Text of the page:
Sharpsburg in Washington County, Maryland — The American Northeast (Mid-Atlantic)
A Crucial Crossing, a Generalís Namesake, a Battlefield Icon
Known at the time of the battle as the Rohrbach or Lower Bridge, this picturesque crossing over Antietam Creek was built in 1836 to connect Sharpsburg with Rohrersville, the next town to the south. It was actively used for traffic until 1966 when a bypass enabled the bridge to be restored to its 1862 appearance.
For more than three hours on September 17, 1862, Confederate Gen. Robert Toombs and fewer than 500 Georgia soldiers manned this imposing position against three Federal assaults made by Gen. Ambrose Burnsideís much larger Ninth Corps. Confederate General James Longstreet wrote of the action, “Gen. Toombs held the bridge and defended it most gallantly, driving back repeated attacks, and only yielded it after the force brought against him became overwhelming and threatened his flank and rear.”
About 1:00 p.m., with Union soldiers crossing downstream and another attack made on the bridge, Toombs and his men had to retreat. However, the strong delaying action provided much needed time to allow Gen. A.P. Hillís Confederate soldiers, marching from Harpers Ferry to arrive on the field.
Topics. This historical marker is listed in these topic lists: Bridges & Viaducts • War, US Civil.
Location. 39° 26.995′ N, 77° 43.933′ W. Marker is in Sharpsburg, Maryland, in Washington County. Marker can be reached from Old Burnside Bridge Road half a mile east of Rodman Avenue. This marker is located along a foot trail to Burnside Bridge at stop nine on the Antietam Battlefield Auto Tour. Touch for map. Marker is in this post office area: Sharpsburg MD 21782, United States of America. Touch for directions.
Other nearby markers. At least 10 other markers are within walking distance of this marker. "Point Blank Range" (here, next to this marker); Repulsed Again and Again (here, next to this marker); C.S.A. (within shouting distance of this marker); The Burnside Bridge (within shouting distance of this marker); Witness to History (about 300 feet away, measured in a direct line); William McKinley (about 300 feet away); "Will You Give Us Our Whiskey?" (about 300 feet away); We Showered the Lead Across that Creek (about 300 feet away); 51st Pennsylvania Volunteer Infantry (about 300 feet away); Ninth Army Corps (about 300 feet away). Touch for a list and map of all markers in Sharpsburg.
More about this marker. In the center are two period photographs of the general and the bridge with the caption, "Gen. Ambrose Burnside and a historic image of the bridge that, since the battle, bears his name."
On the right are several images of the bridge over time with the following captions:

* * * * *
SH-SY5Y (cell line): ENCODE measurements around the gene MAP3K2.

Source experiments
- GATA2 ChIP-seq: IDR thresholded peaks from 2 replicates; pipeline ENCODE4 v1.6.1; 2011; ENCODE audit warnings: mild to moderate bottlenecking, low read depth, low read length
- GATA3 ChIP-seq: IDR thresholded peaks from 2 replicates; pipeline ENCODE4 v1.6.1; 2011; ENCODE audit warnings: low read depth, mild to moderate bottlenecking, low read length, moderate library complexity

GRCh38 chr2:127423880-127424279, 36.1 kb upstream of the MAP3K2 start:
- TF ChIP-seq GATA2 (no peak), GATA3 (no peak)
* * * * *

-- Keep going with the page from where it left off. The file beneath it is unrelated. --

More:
Kurz & Allison lithograph from 1888.
Postcard from the 1930s.
Cars used the bridge and road for travel and parking in the 1940s and 1950s.
Family visit in the early 1960s.
Many floods, but the bridge survives.
A fifty cent piece created by the U.S. Mint to commemorate the 75th Anniversary of the battle.
Today the bridge has been restored and preserved for future generations.
Also see . . .
1. Antietam National Battlefield. (Submitted on November 8, 2010, by Bernard Fisher of Mechanicsville, Virginia.)
2. Robert Toombs. Robert Augustus Toombs (July 2, 1810 – December 15, 1885) was an American and Confederate political leader, Whig Party senator from Georgia, a founding father of the Confederacy, its first Secretary of State, and a Confederate general in the American Civil War of 1861-1865. (Submitted on October 2, 2015, by Brian Scott of Anderson, South Carolina.)
3. Ambrose Burnside. Ambrose Everett Burnside (May 23, 1824 – September 13, 1881) was an American soldier, railroad executive, inventor, industrialist, and politician from Rhode Island, serving as governor and a United States Senator. As a Union Army general in the American Civil War, he conducted successful campaigns in North Carolina and East Tennessee, as well as countering the raids of Confederate General John Hunt Morgan, but suffered disastrous defeats at the terrible Battle of Fredericksburg and Battle of the Crater. (Submitted on October 2, 2015, by Brian Scott of Anderson, South Carolina.)
Credits. This page was last revised on June 16, 2016. It was originally submitted on November 8, 2010, by Bernard Fisher of Mechanicsville, Virginia. This page has been viewed 1,205 times since then and 29 times this year. Photos: 1. submitted on November 8, 2010, by Bernard Fisher of Mechanicsville, Virginia. 2, 3, 4. submitted on October 2, 2015, by Brian Scott of Anderson, South Carolina. 5. submitted on November 8, 2010, by Bernard Fisher of Mechanicsville, Virginia. 6. submitted on April 15, 2011, by Bill Coughlin of North Arlington, New Jersey. 7, 8. submitted on October 2, 2015, by Brian Scott of Anderson, South Carolina. 9, 10, 11. submitted on November 8, 2010, by Bernard Fisher of Mechanicsville, Virginia.